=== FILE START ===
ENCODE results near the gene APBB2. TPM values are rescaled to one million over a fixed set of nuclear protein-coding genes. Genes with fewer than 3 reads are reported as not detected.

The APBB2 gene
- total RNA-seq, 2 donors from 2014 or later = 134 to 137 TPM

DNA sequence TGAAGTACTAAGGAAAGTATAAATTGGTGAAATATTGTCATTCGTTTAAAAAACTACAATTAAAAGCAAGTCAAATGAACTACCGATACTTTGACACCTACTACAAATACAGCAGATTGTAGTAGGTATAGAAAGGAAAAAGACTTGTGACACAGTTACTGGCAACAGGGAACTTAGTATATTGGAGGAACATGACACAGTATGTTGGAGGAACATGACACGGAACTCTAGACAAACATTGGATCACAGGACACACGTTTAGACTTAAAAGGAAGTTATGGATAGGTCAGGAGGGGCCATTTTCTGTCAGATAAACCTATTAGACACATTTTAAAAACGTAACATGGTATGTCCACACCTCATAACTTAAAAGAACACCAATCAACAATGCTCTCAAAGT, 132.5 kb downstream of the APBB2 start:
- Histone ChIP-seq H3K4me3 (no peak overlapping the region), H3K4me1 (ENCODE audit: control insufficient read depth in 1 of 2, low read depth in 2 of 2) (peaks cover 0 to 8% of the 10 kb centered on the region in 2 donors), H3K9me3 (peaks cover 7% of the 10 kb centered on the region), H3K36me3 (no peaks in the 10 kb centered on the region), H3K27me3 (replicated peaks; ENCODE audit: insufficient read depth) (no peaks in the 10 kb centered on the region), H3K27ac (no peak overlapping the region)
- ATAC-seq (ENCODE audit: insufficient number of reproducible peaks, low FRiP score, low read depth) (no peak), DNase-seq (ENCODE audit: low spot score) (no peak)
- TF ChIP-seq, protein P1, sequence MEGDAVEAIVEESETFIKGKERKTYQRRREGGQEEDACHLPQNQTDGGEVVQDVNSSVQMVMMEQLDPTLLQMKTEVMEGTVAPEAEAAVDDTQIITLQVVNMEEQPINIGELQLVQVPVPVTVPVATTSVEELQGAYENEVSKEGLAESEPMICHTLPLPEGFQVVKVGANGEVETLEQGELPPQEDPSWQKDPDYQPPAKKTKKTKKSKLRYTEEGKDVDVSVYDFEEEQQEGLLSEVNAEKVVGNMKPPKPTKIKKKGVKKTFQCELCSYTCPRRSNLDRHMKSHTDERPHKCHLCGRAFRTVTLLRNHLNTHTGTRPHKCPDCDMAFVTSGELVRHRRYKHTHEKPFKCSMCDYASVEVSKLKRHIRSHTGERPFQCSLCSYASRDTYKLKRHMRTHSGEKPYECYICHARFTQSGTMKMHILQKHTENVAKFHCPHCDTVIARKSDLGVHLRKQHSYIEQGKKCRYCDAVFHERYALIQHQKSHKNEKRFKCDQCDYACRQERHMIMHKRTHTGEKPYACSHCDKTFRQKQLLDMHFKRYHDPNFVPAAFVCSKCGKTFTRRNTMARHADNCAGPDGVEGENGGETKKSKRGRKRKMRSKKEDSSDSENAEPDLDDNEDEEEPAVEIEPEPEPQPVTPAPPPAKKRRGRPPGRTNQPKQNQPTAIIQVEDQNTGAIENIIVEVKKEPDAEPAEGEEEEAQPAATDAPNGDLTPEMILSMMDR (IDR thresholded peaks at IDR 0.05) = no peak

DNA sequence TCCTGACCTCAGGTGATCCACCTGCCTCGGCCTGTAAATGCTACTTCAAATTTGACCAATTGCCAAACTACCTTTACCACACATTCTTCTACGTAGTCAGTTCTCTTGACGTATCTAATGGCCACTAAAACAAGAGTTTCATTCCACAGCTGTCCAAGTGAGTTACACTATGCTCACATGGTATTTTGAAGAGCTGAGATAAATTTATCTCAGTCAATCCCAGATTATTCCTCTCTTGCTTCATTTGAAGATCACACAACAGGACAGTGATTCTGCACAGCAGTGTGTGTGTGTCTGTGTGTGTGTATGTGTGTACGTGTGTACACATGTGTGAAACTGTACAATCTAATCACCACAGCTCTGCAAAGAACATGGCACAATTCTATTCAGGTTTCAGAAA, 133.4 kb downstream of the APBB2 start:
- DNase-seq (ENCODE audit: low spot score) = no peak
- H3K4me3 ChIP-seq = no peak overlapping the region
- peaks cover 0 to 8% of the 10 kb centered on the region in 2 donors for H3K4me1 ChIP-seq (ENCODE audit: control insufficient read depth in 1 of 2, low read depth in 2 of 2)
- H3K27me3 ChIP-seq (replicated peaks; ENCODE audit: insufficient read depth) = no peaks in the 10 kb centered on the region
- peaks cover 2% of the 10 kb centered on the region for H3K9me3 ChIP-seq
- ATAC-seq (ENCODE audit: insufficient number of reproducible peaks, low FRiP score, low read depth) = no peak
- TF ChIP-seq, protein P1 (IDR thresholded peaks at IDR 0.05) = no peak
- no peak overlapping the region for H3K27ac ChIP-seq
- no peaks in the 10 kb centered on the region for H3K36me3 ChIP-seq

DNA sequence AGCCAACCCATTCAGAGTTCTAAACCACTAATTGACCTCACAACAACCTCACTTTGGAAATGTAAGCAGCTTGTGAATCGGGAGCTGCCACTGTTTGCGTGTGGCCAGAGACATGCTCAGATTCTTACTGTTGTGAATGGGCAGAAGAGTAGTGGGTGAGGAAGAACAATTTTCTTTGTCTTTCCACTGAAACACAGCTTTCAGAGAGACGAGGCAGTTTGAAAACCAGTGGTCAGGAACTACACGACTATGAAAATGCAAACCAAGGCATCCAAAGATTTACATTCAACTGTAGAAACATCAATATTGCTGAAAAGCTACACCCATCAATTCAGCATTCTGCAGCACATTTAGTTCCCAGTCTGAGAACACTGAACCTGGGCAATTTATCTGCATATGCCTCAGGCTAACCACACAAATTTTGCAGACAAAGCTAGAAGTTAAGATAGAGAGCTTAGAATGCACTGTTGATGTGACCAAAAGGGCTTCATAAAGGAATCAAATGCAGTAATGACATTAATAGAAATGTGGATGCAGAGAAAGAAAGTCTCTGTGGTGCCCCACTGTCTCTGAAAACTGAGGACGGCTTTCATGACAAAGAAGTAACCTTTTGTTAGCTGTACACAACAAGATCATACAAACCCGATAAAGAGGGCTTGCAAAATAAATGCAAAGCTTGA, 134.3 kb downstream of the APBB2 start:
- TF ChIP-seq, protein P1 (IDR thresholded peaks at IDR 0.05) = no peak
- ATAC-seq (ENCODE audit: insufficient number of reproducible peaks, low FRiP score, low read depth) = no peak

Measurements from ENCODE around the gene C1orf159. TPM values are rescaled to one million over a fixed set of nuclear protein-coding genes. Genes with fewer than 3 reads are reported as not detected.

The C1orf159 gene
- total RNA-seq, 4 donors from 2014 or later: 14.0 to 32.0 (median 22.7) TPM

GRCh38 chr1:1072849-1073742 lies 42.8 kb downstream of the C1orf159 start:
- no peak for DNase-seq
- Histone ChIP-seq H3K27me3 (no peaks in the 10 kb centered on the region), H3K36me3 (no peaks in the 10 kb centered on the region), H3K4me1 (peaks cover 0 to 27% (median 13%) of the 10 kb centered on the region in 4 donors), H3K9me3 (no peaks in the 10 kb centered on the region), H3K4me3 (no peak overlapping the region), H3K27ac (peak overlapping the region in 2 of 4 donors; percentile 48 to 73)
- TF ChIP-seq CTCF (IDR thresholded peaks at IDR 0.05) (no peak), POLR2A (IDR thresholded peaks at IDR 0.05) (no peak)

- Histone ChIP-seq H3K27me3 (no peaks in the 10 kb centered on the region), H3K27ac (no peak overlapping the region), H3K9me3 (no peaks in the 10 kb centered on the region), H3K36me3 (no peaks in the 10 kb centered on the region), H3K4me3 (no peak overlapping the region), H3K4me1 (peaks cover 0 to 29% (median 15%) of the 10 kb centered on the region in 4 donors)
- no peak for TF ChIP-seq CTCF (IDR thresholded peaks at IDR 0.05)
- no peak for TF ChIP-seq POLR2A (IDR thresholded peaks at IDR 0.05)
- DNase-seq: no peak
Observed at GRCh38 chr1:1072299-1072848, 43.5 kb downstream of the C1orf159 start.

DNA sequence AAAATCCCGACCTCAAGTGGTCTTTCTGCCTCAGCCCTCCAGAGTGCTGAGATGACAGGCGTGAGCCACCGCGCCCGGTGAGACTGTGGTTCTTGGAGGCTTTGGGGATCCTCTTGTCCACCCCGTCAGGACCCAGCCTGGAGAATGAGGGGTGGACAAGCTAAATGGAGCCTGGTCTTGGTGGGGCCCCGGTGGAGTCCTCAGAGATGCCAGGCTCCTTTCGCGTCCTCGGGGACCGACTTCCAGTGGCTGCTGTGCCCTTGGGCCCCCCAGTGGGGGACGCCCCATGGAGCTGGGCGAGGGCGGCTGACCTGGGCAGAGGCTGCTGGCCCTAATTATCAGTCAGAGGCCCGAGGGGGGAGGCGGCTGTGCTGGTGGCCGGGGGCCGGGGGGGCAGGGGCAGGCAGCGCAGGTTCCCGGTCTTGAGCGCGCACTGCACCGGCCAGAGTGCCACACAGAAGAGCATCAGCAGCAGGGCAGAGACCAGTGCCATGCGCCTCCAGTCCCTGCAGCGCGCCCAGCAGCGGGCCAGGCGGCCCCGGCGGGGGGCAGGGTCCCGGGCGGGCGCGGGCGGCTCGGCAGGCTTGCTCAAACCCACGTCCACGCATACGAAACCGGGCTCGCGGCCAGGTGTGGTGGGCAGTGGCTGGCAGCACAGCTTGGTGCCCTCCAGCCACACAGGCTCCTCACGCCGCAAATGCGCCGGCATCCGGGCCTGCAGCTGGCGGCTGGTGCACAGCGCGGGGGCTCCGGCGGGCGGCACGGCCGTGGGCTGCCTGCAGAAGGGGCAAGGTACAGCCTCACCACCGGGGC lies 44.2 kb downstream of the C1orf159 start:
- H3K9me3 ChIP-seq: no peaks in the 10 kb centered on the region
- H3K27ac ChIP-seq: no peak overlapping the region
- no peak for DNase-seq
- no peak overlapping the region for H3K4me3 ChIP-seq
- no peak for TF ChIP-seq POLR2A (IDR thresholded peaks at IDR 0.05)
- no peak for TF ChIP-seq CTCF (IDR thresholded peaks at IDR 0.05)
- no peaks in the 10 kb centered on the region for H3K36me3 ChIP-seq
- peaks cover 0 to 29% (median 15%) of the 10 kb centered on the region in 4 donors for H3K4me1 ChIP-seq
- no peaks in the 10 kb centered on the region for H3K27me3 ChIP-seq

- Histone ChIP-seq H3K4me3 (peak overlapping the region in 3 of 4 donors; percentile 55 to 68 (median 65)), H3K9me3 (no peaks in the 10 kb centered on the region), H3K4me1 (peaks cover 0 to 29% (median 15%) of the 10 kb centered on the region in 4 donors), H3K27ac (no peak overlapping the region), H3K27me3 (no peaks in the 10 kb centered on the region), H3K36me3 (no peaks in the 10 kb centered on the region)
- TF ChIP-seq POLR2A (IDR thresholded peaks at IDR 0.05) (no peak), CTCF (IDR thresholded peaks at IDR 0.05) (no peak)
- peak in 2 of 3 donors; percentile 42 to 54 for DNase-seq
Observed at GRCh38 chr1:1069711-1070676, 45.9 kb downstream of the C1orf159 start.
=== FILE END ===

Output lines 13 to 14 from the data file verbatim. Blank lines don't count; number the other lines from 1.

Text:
- peaks cover 2% of the 10 kb centered on the region for H3K9me3 ChIP-seq
- ATAC-seq (ENCODE audit: insufficient number of reproducible peaks, low FRiP score, low read depth) = no peak